The Economics of Piracy - 3

An interesting email-exchange between
Brandon Van Every and Russ Williams
(september 1998)

Courtesy of reverser's pages of reverse engineering


Welcome to the third part of a very interesting email-exchange between some 'real' games' programmers. Even if the main concern of these guys is to avoid CD-ROM pirating, some of the tricks they are proposing and evaluating have quite a relevance for all reverse engineering enthusiasts, as you'll read. I have added very few comments.

Bra1Rus | Rus2Bra | Rus3Bra | Rus4Bra
Russ Williams wrote in message <906206116.15699.0.nnrp-
>
>Well, if you do the security on every single disc, then the QA
>would be done on the protected game - if it goes wrong,
>the testers will bitch about it...


But the lead programmer could screw up by generating a non-unique ID that
doesn't crash the game.  Like, he grabbed the wrong triangle because the
engineers, not knowing any better, moved something.  You'd need QA that
actually knows what the identification process is supposed to be.  Either
that or an infallible lead programmer.  :-)

>OK. Fair point. Something like using the least significant
>bits of each byte in a BMP body would be bad because it
>could be wiped out trivially once detected.

Rather, "could be wiped out trivially."  The only thing that needs detecting
is that BMP data exists.  Then you wipe the BMP data, you don't need to know
if it's an ID source or not.  You just need to add enough noise to the data
that whatever ID info it might have been carrying is completely scrambled.
Although past a certain point of perturbation, the perturbed BMP data could
become meaningless.  Ruin all the artwork, maybe this isn't advantageous to
the cracker after all.  Then again, maybe people would be happy with games
in new color schemes.


>>The *statistical* part comes from how many disks you
>>release to the world. The odds of the extremely determined
>>cracker getting ahold of 1, or 2, of them.
>
>Yup. The way I'd counter that is to provide codes grouped
>on 3 sources. That way you need nC3 keys, but a disc from
><=3 sources will have a piece of the data that's identical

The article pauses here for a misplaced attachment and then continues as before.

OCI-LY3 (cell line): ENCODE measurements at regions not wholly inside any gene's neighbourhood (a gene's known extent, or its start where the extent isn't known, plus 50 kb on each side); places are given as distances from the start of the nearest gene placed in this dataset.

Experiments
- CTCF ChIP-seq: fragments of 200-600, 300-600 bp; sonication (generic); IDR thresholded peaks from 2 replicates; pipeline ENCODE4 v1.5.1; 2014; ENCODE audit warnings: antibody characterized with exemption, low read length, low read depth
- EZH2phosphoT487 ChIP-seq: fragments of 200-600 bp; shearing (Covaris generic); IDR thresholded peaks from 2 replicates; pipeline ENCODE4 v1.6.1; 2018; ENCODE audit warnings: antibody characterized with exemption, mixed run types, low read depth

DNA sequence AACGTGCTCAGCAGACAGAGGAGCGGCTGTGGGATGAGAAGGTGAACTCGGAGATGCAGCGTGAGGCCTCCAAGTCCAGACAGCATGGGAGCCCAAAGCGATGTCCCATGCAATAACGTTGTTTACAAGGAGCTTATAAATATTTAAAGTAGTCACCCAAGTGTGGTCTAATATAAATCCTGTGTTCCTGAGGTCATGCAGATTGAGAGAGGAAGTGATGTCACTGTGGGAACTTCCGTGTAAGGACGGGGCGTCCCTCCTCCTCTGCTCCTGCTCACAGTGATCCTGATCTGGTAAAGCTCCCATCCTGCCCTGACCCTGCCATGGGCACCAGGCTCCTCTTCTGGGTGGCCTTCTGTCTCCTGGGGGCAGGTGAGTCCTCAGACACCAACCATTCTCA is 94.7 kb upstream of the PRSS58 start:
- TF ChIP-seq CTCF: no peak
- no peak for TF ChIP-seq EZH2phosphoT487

>in all 3 versions and identifies which 3 leaked. If only
>2 leak, then there will be many more keys to identify
>which 2. Obviously, this is trivially expandable to any
>number in a group (in case you think 42 discs will go
>walkabout).


It's late... can you explain this one from the top?  You want to somehow
scramble data from 16 different disks into each other?  One thing I'm really
missing is what exactly you're scrambling.  Different source pools?  No that
can't be it... it's late.

>It could work for levels if you use lots and lots of strong
>encryption and chain levels together (ie: the key for level
>n is in the data for level n-1) and alter things after some
>number of levels. They'd crack the first dozen levels, say,
>figure it's working, but have missed that the encryption
>method changes for level 13..


The decryption method is always contained in the binary somewhere.  So
you're just presuming about the carefulness/carelessness of the cracker.
There are a million needle-in-a-haystack strategies out there, all can be
defeated with sufficient patience.  Just a matter of how much you enjoyed
writing it, vs. how much the cracker enjoys cracking it.

>>No, you don't want it in the raw data.  The raw data is easy
>>to perturb randomly and still get basically the same data.
>
>That depends how you place it. Ultra low frequency
>components across the whole dataset would be much
>more difficult to remove. Imagine a sample with a 4Hz